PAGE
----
Richard Thumb

Richard participated in the evaluation of DAI’s Master of Arts in Organizational Leadership (MAOL) program. DAI is so grateful to Richard and everyone else who shared honestly about their experience as students, professors and coordinators of this multinational graduate degree. To read more about the MAOL 10 year evaluation, read this post: Measuring Success: The MAOL at 10 Years.

What Are We Measuring?

Tuesday, November 25th, 2014

Graduates editedAlthough experimental measurements in a spotless laboratory are out, there are a number of other methods by which to evaluate an academic program. In order to better understand the long-term impact of the MAOL, this summer we conducted in-depth qualitative interviews and focus groups with alumni, thesis-stage students, DAI staff and academic partner staff. For each group, we devised a set of standard questions about key aspects of the program that guided our interviews.

What did we want to know? At its most basic, we wanted to uncover what’s working and what needs improvement. Below is a sampling of the questions we used to get at this information.

For students:

  1. What would you say are the primary strengths of the program?
  2. What challenges are you experiencing in your job that you wish had been addressed – or addressed more thoroughly – during your MAOL program?
  3. What were some of the best educational practices you experienced? Which ones were not so effective?
  4. Did the MAOL help you grow in your spiritual life? If so, in what ways?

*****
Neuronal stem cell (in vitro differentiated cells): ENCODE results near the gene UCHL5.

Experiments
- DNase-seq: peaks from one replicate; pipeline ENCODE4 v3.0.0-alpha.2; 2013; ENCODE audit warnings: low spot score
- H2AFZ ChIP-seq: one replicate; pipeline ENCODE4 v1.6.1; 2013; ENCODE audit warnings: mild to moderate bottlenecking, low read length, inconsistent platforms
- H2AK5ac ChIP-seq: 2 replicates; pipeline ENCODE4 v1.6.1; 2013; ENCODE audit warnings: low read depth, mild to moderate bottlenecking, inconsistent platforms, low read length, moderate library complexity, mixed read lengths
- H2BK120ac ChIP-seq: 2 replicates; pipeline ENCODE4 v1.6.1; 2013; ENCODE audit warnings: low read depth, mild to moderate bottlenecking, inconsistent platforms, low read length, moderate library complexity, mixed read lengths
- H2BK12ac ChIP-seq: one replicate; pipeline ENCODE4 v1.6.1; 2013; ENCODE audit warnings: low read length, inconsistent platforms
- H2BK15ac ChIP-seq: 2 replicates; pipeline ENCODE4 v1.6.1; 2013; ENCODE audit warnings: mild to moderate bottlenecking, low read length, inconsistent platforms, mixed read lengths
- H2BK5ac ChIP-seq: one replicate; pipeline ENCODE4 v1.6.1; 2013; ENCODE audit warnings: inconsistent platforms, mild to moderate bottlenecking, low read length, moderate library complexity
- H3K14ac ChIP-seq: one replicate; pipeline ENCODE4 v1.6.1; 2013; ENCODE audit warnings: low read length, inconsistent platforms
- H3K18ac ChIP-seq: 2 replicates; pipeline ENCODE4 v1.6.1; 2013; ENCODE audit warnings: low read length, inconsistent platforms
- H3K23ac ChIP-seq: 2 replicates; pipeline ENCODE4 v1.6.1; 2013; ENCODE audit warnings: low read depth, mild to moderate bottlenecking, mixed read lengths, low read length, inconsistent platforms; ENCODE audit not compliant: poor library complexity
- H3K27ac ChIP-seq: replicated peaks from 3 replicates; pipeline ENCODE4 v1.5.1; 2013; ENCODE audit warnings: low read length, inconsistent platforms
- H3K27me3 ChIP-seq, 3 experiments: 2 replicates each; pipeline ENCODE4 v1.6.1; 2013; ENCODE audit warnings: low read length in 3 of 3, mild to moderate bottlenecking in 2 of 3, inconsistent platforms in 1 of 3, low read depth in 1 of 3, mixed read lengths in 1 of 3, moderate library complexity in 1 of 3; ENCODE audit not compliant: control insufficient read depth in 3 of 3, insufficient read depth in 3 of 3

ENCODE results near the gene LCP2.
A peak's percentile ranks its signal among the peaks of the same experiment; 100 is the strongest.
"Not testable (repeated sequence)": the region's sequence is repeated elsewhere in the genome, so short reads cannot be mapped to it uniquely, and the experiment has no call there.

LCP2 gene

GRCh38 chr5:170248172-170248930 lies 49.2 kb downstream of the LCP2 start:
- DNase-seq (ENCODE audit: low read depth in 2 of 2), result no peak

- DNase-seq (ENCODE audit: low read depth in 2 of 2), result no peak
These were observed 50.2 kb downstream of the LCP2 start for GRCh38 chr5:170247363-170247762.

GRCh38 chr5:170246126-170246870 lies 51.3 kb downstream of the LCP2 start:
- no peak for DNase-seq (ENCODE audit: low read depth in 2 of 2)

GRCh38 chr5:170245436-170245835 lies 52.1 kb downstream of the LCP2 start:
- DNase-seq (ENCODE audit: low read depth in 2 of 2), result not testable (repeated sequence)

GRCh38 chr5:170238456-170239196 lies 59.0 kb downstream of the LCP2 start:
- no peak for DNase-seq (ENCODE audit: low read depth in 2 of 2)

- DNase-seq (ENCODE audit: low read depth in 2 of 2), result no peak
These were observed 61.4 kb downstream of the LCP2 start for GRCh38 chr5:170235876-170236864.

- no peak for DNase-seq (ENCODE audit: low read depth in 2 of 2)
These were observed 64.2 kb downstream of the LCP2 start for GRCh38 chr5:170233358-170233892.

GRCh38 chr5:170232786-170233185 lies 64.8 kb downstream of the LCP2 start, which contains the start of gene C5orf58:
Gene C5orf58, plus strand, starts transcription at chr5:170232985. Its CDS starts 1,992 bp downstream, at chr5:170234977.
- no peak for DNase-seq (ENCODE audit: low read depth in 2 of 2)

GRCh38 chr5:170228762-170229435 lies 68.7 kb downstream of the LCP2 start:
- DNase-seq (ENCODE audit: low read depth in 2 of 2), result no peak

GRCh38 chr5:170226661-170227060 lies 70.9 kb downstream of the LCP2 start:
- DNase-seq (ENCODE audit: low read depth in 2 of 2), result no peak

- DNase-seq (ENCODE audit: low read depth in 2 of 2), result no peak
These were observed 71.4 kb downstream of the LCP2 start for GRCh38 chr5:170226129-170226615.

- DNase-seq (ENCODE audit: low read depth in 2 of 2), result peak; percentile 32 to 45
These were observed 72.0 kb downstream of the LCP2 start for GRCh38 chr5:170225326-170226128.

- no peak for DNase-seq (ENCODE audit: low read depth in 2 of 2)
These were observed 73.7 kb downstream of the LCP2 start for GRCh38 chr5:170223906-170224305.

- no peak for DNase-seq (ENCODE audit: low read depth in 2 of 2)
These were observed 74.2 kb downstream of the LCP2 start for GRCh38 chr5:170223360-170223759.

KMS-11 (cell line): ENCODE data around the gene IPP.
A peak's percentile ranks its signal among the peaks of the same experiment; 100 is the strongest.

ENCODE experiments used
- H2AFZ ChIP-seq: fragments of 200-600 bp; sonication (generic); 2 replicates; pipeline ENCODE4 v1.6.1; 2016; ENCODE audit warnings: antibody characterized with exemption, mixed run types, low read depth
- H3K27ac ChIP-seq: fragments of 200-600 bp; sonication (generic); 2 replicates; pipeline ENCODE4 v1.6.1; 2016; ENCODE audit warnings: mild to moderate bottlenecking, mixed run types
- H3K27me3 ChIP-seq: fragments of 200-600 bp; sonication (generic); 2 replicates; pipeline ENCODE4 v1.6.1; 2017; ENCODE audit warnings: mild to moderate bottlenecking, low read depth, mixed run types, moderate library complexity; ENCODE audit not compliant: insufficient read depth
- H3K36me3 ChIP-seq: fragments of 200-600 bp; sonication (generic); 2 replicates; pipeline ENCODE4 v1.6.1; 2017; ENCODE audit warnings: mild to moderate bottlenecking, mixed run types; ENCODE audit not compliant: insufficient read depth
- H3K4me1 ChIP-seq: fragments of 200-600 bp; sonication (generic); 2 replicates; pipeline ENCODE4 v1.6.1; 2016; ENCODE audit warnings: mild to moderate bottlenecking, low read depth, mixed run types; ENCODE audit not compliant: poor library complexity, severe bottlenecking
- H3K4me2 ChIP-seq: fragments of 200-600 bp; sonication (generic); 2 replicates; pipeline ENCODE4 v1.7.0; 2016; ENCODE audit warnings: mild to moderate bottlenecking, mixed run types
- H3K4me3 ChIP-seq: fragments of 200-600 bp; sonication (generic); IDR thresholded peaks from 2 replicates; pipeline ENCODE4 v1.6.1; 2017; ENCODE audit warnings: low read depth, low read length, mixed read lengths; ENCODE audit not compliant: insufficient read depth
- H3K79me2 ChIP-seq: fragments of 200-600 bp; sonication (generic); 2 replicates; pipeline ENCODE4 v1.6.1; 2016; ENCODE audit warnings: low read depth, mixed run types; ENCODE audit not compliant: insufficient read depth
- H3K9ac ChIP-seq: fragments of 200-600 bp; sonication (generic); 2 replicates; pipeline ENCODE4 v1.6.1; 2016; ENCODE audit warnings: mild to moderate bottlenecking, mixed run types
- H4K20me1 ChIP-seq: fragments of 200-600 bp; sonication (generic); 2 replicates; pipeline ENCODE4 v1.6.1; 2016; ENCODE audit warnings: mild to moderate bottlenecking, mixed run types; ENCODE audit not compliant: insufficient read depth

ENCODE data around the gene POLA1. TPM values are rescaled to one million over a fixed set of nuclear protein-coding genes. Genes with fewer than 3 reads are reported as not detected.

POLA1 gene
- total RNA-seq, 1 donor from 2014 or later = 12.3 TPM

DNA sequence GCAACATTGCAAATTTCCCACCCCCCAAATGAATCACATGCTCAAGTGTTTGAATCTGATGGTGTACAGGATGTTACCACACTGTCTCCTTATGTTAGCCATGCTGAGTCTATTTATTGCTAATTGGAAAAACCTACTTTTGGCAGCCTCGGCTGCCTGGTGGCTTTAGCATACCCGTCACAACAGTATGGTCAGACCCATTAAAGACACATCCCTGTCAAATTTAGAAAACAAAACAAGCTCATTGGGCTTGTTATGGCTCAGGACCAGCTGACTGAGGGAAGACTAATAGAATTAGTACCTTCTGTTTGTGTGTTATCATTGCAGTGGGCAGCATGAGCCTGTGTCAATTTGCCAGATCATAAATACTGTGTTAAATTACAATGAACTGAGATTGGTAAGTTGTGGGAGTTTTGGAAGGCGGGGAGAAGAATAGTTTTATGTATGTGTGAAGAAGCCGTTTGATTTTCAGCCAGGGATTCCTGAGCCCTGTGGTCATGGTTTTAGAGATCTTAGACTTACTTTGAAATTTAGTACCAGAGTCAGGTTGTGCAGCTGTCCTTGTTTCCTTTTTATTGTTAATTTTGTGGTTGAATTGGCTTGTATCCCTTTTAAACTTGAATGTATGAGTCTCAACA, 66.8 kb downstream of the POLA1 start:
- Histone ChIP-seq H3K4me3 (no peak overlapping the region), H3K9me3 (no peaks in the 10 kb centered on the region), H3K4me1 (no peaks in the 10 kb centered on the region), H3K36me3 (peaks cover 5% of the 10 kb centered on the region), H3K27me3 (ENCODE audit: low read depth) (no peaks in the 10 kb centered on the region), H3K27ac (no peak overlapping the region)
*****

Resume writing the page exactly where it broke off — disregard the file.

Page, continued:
For staff:

  1. What are the greatest strengths of the MAOL in your location? What do you think is missing? What would you want more of?
  2. Imagine a time when the partnership between you and DAI is operating really effectively. Can you describe what that relationship would look like?
  3. If you were to recreate the MAOL for future cohorts of students, what would you do?

See Also: Measuring Success: The MAOL at 10 Years


Jim Gieser ThumbnailAuthor: Dr. Jim Gieser, Director of the MAOL Program, joined DAI in 2013. Jim manages the enrollment process, curriculum development, academic partnership development and faculty recruitment and training. His new eyes and fresh perspectives are wonderful additions to the MAOL team during their 10 year evaluation process. Jim holds three graduate level degrees the highest being a Doctorate of Education. He has lived and worked in Germany and South Africa.

Measuring Success: The MAOL at 10 Years

Monday, November 24th, 2014

Interviews editedAs our Brussels Airlines 737 touched down in the quiet of a Burundian night, the question again arose in my mind: What would we discover? What would the students say?

The answer is found in the quotes throughout. Almost to a person, these were the types of responses we received when we asked alumni in Africa and South Asia how the Master of Arts in Organizational Leadership (MAOL) impacted their lives and leadership. My colleague, Dr. Duane Elmer, an expert in cross-cultural communication and professor at Trinity Evangelical Divinity School near Chicago, and I were visiting five of DAI’s 19 academic partners in order to talk with alumni and administrators about the program.

“We are what we are because of DAI.”